EU guidelines on how member states carry out shale gas exploration and production are failing to protect the environment and the health of citizens, a new report has found.
Jointly developed by Friends of the Earth Europe and Food & Water Europe, the report ‘Fracking business (as usual)’ says the European Commission’s Recommendation lacks the ability to force member states to even make minimal changes to their shale gas regulations. It also relies too heavily on self-monitoring by the oil and gas industry to control the worst impacts of fracking.
As a result, the report says member states are exploiting the weaknesses of the Recommendation and are failing to take adequate precautionary steps against the potential risks of shale gas, including publishing the chemicals used, safely disposing of fracking waste water, and liability for abandoned oil and gas wells.
Based on the report’s findings, Friends of the Earth Europe and Food & Water Europe have warned that the weaknesses of the Recommendation are increasing the likelihood of serious threats to communities such as ground water contamination, toxic air pollution, damage to landscapes, and health risks including cancer and birth defects.
Antoine Simon, shale gas campaigner for Friends of the Earth Europe, said: “The European Commission and EU Member States lack the political will and ability to strictly regulate the fracking industry. With mounting evidence about the negative impacts of fracking in the US and growing recognition of the long-term risks, we believe that the precautionary principle should be front and centre in decision-making on fracking in Europe. Relying on industry monitoring its own impact is like putting the the fox in charge of the hen house.”
Geert de Cock, Director EU Affairs for Food & Water Europe, said: “In the year of the critical Paris climate summit and with the impact of climate change becoming more severe by the year, the European Union must send a strong signal to the world that it is committed to keeping fossil fuels in the ground, starting with its own unconventional oil and gas resources.”
Introduced by the European Commission in 2014, the Recommendation asked member states to implement its minimum principles within six months of publication and committed to carry out a review of member states’ actions after 18 months.
In advance of the release of this review, which is due by the end of this year, and based on evidence from EU member states (in particular Poland, the UK, Germany, Spain, Romania and Republic of Ireland), the Fracking business (as usual)’ report has highlighted a number of deep inadequacies in the Recommendation:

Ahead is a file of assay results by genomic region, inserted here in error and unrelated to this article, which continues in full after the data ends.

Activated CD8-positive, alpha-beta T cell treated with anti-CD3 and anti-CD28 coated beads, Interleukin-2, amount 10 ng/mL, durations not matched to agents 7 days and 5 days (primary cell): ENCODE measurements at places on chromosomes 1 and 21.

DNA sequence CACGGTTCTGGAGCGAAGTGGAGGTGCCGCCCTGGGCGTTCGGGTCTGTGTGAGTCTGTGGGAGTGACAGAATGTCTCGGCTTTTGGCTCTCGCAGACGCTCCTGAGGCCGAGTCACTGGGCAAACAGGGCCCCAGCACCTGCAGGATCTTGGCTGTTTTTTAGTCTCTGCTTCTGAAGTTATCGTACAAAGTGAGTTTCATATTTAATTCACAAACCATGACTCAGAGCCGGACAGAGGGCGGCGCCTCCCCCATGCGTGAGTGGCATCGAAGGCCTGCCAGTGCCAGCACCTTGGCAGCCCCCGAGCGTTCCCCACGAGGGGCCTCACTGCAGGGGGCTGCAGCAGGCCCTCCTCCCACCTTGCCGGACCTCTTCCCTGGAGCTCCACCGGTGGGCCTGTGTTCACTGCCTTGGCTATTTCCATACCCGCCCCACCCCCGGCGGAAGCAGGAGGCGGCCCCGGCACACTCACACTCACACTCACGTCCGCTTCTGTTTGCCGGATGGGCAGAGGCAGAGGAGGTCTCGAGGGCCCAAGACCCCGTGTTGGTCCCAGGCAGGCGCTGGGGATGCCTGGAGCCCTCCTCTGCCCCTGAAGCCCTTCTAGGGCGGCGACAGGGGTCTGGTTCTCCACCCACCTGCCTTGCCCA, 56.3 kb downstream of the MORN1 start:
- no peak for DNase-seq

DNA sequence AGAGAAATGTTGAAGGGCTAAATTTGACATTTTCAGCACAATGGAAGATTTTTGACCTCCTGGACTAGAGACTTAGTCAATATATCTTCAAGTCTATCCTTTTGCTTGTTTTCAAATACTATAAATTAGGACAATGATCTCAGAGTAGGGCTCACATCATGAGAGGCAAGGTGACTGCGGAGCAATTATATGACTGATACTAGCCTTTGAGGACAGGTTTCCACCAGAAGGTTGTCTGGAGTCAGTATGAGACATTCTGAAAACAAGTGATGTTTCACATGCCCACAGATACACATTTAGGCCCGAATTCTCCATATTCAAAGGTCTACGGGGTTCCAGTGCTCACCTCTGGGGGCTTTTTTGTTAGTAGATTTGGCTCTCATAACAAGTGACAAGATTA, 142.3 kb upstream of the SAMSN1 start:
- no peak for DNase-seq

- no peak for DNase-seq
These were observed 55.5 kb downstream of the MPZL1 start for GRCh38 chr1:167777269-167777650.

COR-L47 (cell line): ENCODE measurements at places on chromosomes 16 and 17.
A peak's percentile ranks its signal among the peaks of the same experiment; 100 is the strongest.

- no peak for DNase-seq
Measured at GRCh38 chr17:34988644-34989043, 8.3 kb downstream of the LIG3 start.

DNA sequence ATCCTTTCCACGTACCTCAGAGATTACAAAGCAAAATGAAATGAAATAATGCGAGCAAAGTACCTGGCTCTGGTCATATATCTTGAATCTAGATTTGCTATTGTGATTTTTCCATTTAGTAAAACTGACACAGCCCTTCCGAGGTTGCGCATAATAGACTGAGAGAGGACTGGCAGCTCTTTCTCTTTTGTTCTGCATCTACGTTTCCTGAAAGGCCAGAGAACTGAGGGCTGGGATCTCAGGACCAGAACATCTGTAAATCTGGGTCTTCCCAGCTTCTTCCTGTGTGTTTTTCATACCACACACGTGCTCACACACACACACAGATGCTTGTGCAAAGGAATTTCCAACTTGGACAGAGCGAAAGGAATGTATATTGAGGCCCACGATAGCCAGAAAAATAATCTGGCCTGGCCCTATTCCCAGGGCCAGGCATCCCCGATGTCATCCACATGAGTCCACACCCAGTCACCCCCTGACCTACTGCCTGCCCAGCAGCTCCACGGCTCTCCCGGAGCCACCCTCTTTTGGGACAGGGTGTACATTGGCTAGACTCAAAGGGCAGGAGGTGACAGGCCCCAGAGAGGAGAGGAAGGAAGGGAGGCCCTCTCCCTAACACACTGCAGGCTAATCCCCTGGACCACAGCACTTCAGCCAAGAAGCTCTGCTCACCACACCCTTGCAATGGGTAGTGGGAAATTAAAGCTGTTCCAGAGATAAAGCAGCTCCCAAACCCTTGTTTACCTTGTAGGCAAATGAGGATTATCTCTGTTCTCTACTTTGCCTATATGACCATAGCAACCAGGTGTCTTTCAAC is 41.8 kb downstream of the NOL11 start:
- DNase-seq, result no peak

Weak and non-binding: The principles outlined in the Recommendation are non-binding, poorly defined, and create legal uncertainty about the relevance of existing EU regulations. They rely primarily on self-regulation by the shale gas industry, allowing operators to decide how best to prevent environmental and health impacts, how best to monitor the installation, and how best to protect the public.
The EU’s scoreboard: Evidence presented in the Commission’s own survey of member state responses (the “scoreboard”) reveals that only four states – Poland, the UK, Lithuania and Germany – have taken legislative or other steps following the introduction of the Recommendation, and that these measures do not fulfil the principles set out in the Recommendation.
Industry defines risks: While member states are encouraged to ensure that potential shale gas sites are fully assessed to identify potential risks, these risks are not clearly identified. Instead, the Recommendation suggests that these will be determined by dialogue between member states and industry.
Inadequate implementation: Risk assessments, monitoring and enforcement are recommended as essential in minimising risk and preventing environmental damage, but evidence suggests that member states often choose to ignore this process. The principles they do introduce are often very industry-friendly, undermining the transparency and legitimacy of the industry.
Regulatory cost: The non-binding nature of the Recommendation and the reluctance of member states to regulate shale gas exploration and extraction appear, in part, to be due to industry lobbying about the costs of complying with regulation. But analysis by the International Energy Agency suggests that compliance with key environmental mitigation measures would add just 7% to the overall cost of drilling and completing a shale gas well. This appears minor compared to the costs of extraction in Europe, which can be 300% times higher than in the US.
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